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Basi, Virk 'Hung Out to Dry': Lawyer

But Crown says aides acted on their own.

By Bill Tieleman 14 May 2007 | TheTyee.ca

Bill Tieleman is a regular Tyee contributor who writes a column on B.C. politics every Tuesday in 24 Hours, the free weekday newspaper, also online at http://vancouver.24hrs.ca. Tieleman can be heard every Monday at 10 a.m. on the Bill Good Show on CKNW AM 980 or at http://www.cknw.com. E-mail him at weststar@telus.net or visit his blog at: http://billtieleman.blogspot.com.

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Robert Virk and David Basi

Two key documents in the B.C. Legislature Raid case are missing, according to defence lawyers. And perhaps it's not surprising in such a politically-charged trial that one piece of evidence is connected to the federal Liberal Party of Canada, while the other relates to the B.C. Liberal party.

David Basi and Bob Virk are the two former B.C. Liberal ministerial aides charged in B.C. Supreme Court with breach of trust and fraud for allegedly leaking confidential government documents to OmniTRAX, a bidder in the $1 billion privatization of B.C. Rail.

And both Basi and Virk were not only government political staff for the B.C. Liberals but also worked heavily on the federal Liberal leadership campaign of Paul Martin, the former prime minister. Aneal Basi, who is charged with money laundering for allegedly passing bribes to his cousin David, was also a federal Liberal party supporter.

The missing federal Liberal Party of Canada BC evidence is from an RCMP "tip file" consisting of Liberal membership and donor databases seized by police in a spring 2005 visit to LPC BC headquarters and donor lists for the Paul Martin Liberal leadership campaign, the defence says.

The missing provincial BC Liberal party document is the so-called "media monitoring" contract between the party and David Basi, who was allegedly paid $20,000 for stacking talk radio and televisions shows with paid callers, including himself, and for organizing dirty tricks such as phony protests with paid attendees all to prop up the B.C. Liberals.

Not just defence concerned

And it wasn't just the defence upset about lost documents. Justice Elizabeth Bennett made clear her own views.

"The concern is that despite checks and balances, a number of documents have gone missing in this case," she said May 9.

Both documents will likely resurface under defence pressure. The B.C. Liberal contract was supposed to be provided to the defence late last week and may be discussed when the case resumes Tuesday, May 15, at 9:30 a.m.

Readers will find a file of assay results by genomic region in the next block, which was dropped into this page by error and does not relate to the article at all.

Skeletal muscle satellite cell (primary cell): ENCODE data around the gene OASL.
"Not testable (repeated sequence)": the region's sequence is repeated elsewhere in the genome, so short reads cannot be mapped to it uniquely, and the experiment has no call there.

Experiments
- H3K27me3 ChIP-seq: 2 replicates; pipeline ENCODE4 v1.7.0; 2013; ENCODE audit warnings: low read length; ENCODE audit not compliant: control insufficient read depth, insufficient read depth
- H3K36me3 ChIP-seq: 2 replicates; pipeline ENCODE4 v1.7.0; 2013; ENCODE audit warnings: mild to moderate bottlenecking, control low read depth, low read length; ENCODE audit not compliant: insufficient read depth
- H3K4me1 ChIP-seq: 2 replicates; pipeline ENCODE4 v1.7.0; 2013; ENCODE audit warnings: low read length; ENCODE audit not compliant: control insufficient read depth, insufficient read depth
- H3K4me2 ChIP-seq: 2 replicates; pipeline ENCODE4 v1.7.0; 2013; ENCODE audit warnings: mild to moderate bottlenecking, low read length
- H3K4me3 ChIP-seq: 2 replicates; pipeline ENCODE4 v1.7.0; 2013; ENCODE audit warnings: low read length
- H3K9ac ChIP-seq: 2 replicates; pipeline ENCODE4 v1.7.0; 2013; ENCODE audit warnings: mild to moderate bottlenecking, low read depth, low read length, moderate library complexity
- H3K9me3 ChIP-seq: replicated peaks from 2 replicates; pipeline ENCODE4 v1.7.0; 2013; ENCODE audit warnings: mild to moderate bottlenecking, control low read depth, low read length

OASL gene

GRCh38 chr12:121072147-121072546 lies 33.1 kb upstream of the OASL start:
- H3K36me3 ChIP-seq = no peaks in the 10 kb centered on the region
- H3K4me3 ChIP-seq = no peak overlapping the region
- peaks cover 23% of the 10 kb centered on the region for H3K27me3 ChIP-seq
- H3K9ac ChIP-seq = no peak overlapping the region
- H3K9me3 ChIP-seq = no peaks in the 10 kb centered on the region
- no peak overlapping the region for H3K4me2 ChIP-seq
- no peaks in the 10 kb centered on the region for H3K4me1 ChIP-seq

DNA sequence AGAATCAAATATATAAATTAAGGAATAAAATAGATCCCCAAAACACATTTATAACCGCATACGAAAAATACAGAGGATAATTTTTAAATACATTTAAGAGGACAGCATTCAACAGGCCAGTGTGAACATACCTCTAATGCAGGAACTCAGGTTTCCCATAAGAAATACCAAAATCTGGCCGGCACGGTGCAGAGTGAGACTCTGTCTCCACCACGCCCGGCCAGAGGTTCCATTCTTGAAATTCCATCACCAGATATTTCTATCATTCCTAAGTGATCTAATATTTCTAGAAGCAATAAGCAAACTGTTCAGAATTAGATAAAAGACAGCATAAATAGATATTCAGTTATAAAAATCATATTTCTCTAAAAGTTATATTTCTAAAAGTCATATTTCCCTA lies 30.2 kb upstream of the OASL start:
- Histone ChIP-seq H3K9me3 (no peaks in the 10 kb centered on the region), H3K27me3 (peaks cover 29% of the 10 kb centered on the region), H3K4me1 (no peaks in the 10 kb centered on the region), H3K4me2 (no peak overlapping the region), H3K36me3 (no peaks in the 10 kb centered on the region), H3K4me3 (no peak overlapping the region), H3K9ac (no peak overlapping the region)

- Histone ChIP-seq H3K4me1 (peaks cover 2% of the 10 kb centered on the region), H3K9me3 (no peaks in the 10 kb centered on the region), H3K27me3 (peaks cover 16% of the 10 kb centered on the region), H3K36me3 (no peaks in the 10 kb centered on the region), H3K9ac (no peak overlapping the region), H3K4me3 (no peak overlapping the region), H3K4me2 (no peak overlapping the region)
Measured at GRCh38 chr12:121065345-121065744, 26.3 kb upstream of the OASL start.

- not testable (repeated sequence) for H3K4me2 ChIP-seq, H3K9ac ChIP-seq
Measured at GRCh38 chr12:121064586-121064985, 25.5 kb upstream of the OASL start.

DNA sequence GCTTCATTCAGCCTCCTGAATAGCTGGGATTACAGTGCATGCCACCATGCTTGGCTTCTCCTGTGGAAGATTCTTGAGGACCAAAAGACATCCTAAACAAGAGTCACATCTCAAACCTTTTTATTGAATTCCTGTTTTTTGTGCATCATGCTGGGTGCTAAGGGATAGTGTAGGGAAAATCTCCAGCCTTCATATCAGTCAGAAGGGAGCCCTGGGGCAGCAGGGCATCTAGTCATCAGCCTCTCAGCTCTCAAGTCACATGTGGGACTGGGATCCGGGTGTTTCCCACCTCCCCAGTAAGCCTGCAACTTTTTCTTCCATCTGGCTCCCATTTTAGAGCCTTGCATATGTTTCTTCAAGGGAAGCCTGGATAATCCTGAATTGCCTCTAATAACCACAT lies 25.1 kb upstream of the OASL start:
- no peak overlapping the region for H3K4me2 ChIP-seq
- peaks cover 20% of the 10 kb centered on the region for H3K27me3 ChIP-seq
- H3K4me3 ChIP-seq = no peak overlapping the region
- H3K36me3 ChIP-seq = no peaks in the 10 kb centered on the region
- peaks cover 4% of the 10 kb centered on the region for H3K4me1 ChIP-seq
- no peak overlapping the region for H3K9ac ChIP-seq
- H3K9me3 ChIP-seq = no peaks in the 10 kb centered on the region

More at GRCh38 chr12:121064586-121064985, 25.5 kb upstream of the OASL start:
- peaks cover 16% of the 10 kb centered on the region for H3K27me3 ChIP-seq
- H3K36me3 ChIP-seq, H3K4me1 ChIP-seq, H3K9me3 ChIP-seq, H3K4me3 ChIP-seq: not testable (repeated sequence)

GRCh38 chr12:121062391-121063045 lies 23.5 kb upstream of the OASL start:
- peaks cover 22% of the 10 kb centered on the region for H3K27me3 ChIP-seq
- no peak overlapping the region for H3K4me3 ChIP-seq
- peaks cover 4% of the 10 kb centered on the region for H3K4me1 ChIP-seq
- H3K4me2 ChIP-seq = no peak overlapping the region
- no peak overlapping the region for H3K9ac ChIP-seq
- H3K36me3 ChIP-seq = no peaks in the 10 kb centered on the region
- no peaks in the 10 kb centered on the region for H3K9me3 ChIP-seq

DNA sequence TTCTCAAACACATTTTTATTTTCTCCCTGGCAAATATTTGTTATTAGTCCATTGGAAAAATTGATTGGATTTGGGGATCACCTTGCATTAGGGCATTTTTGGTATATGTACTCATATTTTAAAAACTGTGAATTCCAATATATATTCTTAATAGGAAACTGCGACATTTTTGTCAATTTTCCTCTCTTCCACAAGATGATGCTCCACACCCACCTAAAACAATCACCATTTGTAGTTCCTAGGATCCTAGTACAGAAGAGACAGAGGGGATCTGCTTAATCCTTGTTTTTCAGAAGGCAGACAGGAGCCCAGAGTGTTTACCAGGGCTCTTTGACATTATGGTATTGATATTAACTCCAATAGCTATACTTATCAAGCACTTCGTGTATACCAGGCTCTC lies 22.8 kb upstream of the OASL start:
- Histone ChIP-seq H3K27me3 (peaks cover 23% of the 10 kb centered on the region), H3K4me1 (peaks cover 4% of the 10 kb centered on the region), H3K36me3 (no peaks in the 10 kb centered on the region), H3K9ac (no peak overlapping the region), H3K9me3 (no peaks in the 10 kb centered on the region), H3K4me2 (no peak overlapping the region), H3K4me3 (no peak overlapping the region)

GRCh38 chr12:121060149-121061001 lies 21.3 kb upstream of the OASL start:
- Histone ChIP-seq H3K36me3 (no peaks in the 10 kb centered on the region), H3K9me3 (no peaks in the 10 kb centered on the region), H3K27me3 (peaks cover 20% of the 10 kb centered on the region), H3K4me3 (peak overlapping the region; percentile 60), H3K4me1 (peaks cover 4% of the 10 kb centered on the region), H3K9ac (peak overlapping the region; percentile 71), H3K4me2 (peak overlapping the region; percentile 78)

But the fact that evidence linked to the two separate parties went astray draws attention to the intensely political nature of the trial.

Political connections

The court proceedings are also making clear the strong political connections that abound in this case.

For example, the key Crown witness against Basi and Virk is Erik Bornmann, a provincial lobbyist and past federal Liberal party executive member in B.C. Bornmann worked closely with Basi and Virk in both provincial Liberal party campaigns and on the federal leadership campaign of former prime minister Paul Martin. Bornmann was also an aide to Martin when he was finance minister.

Defence lawyer Michael Bolton, acting for David Basi, had no hesitation in drawing attention to the myriad of political connections between the accused, Crown witnesses like Bornmann and his Pilothouse Public Affairs co-owners Brian Kieran and Jamie Elmhirst, who will also testify, and others related to the investigation.

"All of the principle players in this case, including the three Pilothouse partners, Basi and Virk were all very, very active in the Paul Martin leadership campaign," Bolton told media outside the court on May 1. "At the same time of the B.C. Rail bids, the Paul Martin campaign was going on. You'll see a great deal of the connections between the Paul Martin leadership campaign and the B.C. Rail bidding process."

'Who's scratching whom?'

Kevin McCullough, defence lawyer for Virk, also raised the political connections in relationship to what's termed: "Tip 3756 B.C. Federal Liberal Party."

McCullough said the tip was missing from the RCMP project room of documents and criticized senior Special Prosecutor Bill Berardino for telling the defence in a letter inquiring about the evidence that it was "not relevant" and therefore not disclosed.